The only living thing (in any abundance) in the lake are brine shrimp and algae. The shrimp feed on the algae, so both the shrimp and algae populations are cyclical.
Most folks use bottom paint to prevent algae growth. Left unchecked, the algae can get quite thick, but can be removed with a good scrubbing. Almost any bottom paint will do. Your choice should be determined by your intended use (racing etc.)
Are there launch and haul-out facilities?
|We do not have haul out facilities at the lake but we do have many “crane days” scheduled throughout the season. A crane is hired, and the cost is shared among the users. Crane days are major “events” with a lot of participation, and people help one another out.|
|For smaller boats (and for those with an adventurous spirit) there is a good launch ramp. After launching or hauling out, the trailer must be thoroughly washed to prevent corrosion.|
How are the marina facilities?
There are about 300 slips in the Great Salt Lake Marina. The facilities are operated by the Utah State Parks Dept. The marina itself is a state park.
There are 4 docks with 25 foot slips (only one of which has shore power. Two dock have 30 foot slips, and one dock has 35 and 40 foot slips. Currently, slip rates are $4.00/foot for a slip without power, and $4.25/foot for slips with shore power. In the winter months (November thru March) the slip rates are half price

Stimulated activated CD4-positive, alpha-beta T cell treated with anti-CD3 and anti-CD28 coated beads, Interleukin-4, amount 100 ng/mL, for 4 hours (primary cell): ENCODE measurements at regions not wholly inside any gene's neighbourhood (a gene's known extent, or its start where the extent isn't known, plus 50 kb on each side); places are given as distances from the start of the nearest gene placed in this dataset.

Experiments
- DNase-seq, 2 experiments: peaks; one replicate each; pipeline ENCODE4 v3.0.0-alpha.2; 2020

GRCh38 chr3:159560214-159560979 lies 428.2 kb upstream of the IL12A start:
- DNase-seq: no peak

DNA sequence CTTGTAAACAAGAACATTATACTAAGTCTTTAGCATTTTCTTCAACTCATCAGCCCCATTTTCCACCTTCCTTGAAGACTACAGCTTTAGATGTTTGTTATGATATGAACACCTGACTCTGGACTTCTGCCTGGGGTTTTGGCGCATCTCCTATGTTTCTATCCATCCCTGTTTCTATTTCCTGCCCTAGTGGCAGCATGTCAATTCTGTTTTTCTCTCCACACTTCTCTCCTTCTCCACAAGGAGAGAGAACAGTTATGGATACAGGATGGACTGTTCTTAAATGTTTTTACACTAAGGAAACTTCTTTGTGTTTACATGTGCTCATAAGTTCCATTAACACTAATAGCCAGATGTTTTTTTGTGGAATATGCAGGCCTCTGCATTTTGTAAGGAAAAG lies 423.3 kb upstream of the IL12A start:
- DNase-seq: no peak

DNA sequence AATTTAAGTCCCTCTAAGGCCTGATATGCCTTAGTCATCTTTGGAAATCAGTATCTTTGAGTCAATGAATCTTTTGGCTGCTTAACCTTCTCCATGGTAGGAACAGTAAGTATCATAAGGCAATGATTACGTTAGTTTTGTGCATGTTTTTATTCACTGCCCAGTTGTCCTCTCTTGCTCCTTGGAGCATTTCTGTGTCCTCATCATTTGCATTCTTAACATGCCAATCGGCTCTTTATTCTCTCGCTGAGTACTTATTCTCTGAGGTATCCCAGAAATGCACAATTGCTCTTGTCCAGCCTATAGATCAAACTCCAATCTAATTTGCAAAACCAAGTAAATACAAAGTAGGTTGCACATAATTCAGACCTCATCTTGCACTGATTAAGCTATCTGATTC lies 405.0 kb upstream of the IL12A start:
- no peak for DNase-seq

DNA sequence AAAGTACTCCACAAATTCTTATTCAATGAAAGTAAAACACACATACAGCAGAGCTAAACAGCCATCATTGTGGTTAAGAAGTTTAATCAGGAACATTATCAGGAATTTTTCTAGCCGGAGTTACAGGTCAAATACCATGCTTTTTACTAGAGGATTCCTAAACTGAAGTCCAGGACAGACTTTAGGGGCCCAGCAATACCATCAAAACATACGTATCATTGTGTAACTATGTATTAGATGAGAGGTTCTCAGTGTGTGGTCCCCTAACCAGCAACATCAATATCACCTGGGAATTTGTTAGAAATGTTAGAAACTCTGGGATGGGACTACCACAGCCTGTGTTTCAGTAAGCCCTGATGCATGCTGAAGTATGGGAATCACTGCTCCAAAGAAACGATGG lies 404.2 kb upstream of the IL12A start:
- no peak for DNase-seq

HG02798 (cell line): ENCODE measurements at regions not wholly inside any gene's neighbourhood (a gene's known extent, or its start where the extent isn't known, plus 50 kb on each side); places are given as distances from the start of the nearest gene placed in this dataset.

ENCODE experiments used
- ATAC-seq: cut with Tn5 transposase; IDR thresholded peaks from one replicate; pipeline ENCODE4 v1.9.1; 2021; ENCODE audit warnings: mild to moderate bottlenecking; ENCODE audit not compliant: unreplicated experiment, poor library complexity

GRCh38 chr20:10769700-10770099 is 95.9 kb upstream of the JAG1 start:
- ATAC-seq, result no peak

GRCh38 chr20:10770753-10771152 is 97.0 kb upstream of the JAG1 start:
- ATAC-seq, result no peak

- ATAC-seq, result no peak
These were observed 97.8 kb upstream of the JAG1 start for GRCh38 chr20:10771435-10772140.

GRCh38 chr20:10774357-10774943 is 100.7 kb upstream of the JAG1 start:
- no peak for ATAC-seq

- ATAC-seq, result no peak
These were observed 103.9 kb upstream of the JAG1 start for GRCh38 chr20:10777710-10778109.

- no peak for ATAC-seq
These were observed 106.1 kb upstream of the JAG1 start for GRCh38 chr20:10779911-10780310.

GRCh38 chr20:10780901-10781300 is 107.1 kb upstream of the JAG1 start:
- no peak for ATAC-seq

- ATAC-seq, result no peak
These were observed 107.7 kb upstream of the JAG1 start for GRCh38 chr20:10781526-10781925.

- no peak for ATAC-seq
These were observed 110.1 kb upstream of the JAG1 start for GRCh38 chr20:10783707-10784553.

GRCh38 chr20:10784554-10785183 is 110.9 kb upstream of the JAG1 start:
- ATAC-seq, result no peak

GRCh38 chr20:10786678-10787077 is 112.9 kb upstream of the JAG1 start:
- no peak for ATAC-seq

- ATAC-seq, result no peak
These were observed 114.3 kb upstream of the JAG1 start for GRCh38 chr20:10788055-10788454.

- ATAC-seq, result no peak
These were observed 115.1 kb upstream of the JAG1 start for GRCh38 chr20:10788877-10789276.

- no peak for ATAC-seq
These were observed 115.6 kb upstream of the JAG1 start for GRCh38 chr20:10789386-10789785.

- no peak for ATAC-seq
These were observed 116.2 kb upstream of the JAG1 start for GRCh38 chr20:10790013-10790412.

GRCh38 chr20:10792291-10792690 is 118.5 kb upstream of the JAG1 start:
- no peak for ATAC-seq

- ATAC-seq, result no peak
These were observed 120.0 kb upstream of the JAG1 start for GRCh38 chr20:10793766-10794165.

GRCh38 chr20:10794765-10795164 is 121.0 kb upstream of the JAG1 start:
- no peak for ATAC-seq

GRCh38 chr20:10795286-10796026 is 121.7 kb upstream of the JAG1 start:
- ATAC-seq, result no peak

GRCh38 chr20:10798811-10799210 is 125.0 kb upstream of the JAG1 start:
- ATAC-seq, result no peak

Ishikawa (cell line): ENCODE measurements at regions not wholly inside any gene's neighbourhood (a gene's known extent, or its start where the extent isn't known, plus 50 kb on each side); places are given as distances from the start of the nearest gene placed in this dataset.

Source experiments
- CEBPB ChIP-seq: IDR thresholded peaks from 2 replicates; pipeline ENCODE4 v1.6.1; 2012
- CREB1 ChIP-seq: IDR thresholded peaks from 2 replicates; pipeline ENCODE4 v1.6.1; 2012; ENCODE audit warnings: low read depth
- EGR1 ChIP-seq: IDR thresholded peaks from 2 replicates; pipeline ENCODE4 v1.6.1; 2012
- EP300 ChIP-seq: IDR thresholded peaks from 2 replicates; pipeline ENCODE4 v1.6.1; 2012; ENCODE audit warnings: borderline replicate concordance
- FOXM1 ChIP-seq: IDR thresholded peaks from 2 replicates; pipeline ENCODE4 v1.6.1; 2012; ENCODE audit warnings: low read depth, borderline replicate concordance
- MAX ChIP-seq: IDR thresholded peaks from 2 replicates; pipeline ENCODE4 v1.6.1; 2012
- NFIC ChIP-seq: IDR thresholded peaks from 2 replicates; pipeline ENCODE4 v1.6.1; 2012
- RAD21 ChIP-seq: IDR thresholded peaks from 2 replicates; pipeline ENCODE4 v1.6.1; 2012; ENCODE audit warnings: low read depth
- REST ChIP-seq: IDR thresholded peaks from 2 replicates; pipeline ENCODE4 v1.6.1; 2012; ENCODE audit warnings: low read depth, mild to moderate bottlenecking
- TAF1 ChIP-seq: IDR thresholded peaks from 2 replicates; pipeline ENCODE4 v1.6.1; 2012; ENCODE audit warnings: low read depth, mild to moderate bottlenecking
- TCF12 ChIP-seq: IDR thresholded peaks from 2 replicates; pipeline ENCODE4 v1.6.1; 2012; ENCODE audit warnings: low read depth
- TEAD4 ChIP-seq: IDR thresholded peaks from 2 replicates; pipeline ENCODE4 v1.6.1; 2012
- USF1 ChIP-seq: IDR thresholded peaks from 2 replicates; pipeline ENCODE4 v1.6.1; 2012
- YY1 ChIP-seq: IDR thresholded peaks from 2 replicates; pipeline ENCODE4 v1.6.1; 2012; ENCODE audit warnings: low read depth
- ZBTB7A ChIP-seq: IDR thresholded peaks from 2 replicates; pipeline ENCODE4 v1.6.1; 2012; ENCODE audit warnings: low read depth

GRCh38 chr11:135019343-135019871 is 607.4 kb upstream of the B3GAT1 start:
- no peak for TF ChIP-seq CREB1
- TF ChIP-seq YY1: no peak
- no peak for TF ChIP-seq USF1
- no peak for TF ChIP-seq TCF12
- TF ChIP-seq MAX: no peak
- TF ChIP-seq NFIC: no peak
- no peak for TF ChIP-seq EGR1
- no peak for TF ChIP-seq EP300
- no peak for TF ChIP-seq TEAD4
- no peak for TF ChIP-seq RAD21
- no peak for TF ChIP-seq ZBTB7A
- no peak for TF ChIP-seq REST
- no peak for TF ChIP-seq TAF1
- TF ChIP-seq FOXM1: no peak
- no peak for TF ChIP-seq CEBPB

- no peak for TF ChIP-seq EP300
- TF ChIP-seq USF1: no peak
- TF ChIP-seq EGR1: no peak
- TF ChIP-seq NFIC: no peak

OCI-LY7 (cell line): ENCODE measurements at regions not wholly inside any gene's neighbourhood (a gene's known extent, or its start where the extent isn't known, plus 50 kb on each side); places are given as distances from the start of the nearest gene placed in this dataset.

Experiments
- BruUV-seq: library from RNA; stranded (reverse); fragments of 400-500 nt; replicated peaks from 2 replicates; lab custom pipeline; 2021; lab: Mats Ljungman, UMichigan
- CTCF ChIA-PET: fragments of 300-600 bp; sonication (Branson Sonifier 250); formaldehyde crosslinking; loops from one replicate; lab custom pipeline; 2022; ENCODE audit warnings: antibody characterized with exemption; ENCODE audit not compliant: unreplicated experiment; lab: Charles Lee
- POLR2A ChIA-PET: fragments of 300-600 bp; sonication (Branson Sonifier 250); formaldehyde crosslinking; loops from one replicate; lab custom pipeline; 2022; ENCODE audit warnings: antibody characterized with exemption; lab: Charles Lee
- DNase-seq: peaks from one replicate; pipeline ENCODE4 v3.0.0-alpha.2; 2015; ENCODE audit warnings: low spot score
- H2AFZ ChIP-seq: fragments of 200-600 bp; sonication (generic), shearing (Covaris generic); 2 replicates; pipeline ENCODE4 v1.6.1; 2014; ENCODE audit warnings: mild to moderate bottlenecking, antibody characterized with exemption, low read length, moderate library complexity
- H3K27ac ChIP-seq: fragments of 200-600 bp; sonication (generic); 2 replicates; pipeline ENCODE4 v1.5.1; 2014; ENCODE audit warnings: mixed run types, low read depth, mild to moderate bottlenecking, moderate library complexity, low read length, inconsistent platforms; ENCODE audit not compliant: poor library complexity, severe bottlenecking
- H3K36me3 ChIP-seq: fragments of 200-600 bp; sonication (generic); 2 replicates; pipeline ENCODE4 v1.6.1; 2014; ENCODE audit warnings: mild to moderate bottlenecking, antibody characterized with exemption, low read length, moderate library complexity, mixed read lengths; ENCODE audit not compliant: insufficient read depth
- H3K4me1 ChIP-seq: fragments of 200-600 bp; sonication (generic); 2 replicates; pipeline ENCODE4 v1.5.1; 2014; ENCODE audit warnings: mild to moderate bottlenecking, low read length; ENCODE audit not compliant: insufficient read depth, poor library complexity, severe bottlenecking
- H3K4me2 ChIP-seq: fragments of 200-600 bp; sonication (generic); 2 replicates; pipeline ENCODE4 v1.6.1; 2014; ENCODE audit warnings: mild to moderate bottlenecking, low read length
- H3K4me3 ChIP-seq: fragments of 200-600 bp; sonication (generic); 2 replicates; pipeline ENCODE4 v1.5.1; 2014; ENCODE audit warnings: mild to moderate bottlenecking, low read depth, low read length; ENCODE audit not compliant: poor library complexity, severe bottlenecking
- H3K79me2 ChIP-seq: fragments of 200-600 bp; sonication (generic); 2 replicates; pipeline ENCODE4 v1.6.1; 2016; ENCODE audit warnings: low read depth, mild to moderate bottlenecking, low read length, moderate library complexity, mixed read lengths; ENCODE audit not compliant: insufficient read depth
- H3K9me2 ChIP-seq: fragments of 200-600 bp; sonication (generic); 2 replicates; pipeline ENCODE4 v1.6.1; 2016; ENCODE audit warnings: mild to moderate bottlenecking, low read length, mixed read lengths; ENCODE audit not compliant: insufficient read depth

For more information and for slip availability, you may call the GSL Marina State Park Office at: 801-250-1898.
You mentioned winter. Is there sailing in the winter months?
Yes! Our normal “active” sailing season runs from about April to October, but, because the lake rarely freezes over, there are some truly nice sailing days from November thru March.
Most boaters leave their boats in the water year ’round.
What type of boats use the GSL?
The vast majority of regular users on the lake are sail boaters. There are boats ranging from an Oday 19 to a Frers 43. Catalinas and Hunter are the most popular boats, but there are many other type of sailboats on the lake.
Why don’t power boats use the lake?
There is a perception among the power boaters that putting their boats in the lake will ruin them. Without the proper precautions, it would. Cooling systems can be flushed, though.
Another reason is that there is not much for power boat users to do. There are no fish. The water is extremely salty, so if you were water skiing, it would be wise not to fall.
Is there anywhere to go on the lake?
There are several islands in the south arm of the lake, and lots of people go for overnight (or longer) cruises. In most places the lake shoals up very gradually, so you can’t get too close to shore. There are, however a few places on the islands that you can get within a few hundred feet of the shore.
Antelope Island (the largest in the lake) has a marina on its northern tip. This is a popular destination for weekenders. The GSL Yacht Club also uses this marina for socials and destination races.